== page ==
Will the new Land Acquisition Bill make protests like those in Singur and Bhatta-Parsaul a thing of the past? Will it make land acquisition so expensive and difficult that the pace of industrialisation will suffer? Will it achieve justice? Development? Neither? Experts from academia and industry examine a piece of legislation that is likely to have far reaching consequences for the future of the country.
The last decade has witnessed increasing unrest over land acquisition all over the country. The colonial era Land Acquisition Act of 1894 still serves as the legal basis for eminent domain, a few minor amendments notwithstanding. For the last two years, the UPA II government has been preparing to introduce a new Land Acquisition Bill in parliament. The Bill, initially drafted by the National Advisory Council, seems to have evolved quite a bit as it passed through the Cabinet, standing committee, and consultation with opposition parties. While details may yet change, some broad features will probably remain:
- Compensation to landowners must be a multiple of the local market price for land, as determined by the collector from recent sale deeds and circle rates. The multiplication factor has been changed several times and latest documents indicate it will be two times in urban areas and three times in rural areas (including the 100% solatium). Since the current law requires compensation to equal market price, this is a significant increase.
- Landowners as well as livelihood losers – families who earned their living from the land being acquired such as sharecroppers and agricultural labourers – are entitled to a relief and rehabilitation (R&R) package. The package consists of lump sum payments as well as other benefits, such as employment and land-for-land in the case of “urban development” projects. Industries are obligated to pay R&R even if they buy land through the market whenever the total acquisition is above a certain size.
- Tougher procedural requirements will come into effect if the Bill becomes law. For example, “social impact assessment” has to be carried out by government committees before acquisition can go ahead. When private industries or PPP (public-private-partnership) projects acquire land above a minimum size, consent of at least 80% of the affected population will be required.
- Taken at face value, the Bill attempts to restrict eminent domain to projects with a “public purpose”. It also makes noises about limiting the acquisition of multi-cropped land for reasons of food security but choice of ceilings will probably be left to states. Existing law has similar restrictions but in practice, they are rendered weak by provisions like the “urgency clause”, which have been used quite liberally. Whether the restrictions in the new Bill will have more bite is a debatable issue.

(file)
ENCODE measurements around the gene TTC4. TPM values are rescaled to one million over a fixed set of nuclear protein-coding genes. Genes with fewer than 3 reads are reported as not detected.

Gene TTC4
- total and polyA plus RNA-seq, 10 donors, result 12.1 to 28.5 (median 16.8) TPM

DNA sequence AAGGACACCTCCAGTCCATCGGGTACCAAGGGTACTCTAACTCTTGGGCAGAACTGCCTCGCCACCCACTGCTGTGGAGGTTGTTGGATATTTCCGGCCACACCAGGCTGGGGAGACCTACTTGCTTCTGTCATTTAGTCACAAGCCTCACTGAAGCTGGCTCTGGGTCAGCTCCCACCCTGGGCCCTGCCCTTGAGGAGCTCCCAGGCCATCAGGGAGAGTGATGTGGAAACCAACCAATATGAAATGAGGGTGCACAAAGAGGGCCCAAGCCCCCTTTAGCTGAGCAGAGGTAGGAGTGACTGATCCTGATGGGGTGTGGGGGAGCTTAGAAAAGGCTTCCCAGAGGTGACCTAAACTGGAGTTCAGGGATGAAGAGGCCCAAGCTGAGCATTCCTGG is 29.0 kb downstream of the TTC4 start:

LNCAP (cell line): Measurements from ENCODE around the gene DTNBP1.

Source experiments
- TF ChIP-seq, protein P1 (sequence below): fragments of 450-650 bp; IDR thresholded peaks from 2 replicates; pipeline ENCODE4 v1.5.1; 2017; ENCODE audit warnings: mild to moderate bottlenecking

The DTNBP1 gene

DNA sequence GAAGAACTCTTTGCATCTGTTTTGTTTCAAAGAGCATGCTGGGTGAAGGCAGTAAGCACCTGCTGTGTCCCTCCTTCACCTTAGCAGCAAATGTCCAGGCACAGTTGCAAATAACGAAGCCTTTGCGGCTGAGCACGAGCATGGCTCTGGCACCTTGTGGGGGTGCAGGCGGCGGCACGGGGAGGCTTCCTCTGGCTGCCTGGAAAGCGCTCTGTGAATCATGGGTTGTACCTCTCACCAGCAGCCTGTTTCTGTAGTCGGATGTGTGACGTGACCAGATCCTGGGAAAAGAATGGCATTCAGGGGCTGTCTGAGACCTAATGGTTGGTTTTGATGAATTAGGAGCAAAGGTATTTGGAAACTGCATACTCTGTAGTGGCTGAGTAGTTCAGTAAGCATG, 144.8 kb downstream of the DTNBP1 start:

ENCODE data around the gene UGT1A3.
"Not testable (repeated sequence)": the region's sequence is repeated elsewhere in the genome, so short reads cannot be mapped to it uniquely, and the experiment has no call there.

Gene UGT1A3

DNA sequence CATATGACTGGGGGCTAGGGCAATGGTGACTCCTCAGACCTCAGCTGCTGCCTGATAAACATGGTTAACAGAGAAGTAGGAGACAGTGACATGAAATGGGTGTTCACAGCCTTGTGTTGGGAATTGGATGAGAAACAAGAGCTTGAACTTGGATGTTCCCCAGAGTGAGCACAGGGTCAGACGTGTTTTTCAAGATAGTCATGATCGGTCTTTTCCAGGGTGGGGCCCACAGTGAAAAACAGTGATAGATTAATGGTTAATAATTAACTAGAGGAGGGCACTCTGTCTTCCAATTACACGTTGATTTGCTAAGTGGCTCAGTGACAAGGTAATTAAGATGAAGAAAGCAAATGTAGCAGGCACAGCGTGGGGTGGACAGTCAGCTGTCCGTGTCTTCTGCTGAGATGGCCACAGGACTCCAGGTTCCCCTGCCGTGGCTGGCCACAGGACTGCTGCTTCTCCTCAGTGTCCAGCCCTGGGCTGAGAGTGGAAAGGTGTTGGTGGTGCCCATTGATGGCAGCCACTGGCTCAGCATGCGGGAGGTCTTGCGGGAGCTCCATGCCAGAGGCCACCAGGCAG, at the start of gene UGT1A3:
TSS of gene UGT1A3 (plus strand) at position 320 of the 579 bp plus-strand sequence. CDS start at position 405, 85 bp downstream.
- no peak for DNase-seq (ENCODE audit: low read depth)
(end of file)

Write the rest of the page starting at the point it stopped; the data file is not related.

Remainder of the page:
A copy of the Bill can be downloaded from the Ministry of Rural Development’s website (http://rural.nic.in/sites/downloads/general/LS%20Version%20of%20LARR%20%20Bill.pdf). However, this is an older version, which has undergone revisions and amendments.
Will the new Land Acquisition Bill make protests like those in Singur and Bhatta-Parsaul a thing of the past? Will it make land acquisition so expensive and difficult that the pace of industrialisation will suffer? Will it achieve justice? Development? Neither? Our panellists (listed below) examine a piece of legislation that is likely to have far reaching consequences for the future of the country.
Pranab Bardhan is a professor of economics at the University of California at Berkeley, USA. His research is focused on economic development. Bardhan contributes regularly to various Indian newspapers on matters related to public policy, including the problem of land acquisition.
Shrivallabh Goyal is a Senior Vice President at Reliance Industries Ltd. He presents the industry perspective in our e-debate. Goyal has spoken on the issue at many seminars and symposia.
Dilip Mookherjee is a professor of economics at Boston University, USA. He has published theoretical and empirical research on the problems of land markets in India. Mookherjee has conducted extensive field surveys in the Singur region of West Bengal, where Tata’s proposed car factory got stalled due to protests over land acquisition.
Abhirup Sarkar is a professor of economics at the Indian Statistical Institute, Kolkata. His articles on land acquisition, especially in the context of West Bengal, have appeared in outlets such as Economic and Political Weekly and Anandabazar Patrika. Sarkar is also the Vice-Chairman of the West Bengal Industrial Development Corporation (WBIDC), in which capacity he has acquired a policymaker’s perspective on how land scarcity affects industrialisation.
In the last several years, attempts to acquire agricultural land for development projects have triggered protests and violence all over the country. The resistance seems to cut across states, ruling parties and the nature of projects (whether infrastructure or industry, mining or education, private, public or PPP). In your view, what are the endemic flaws in our current law and practice regarding land acquisition?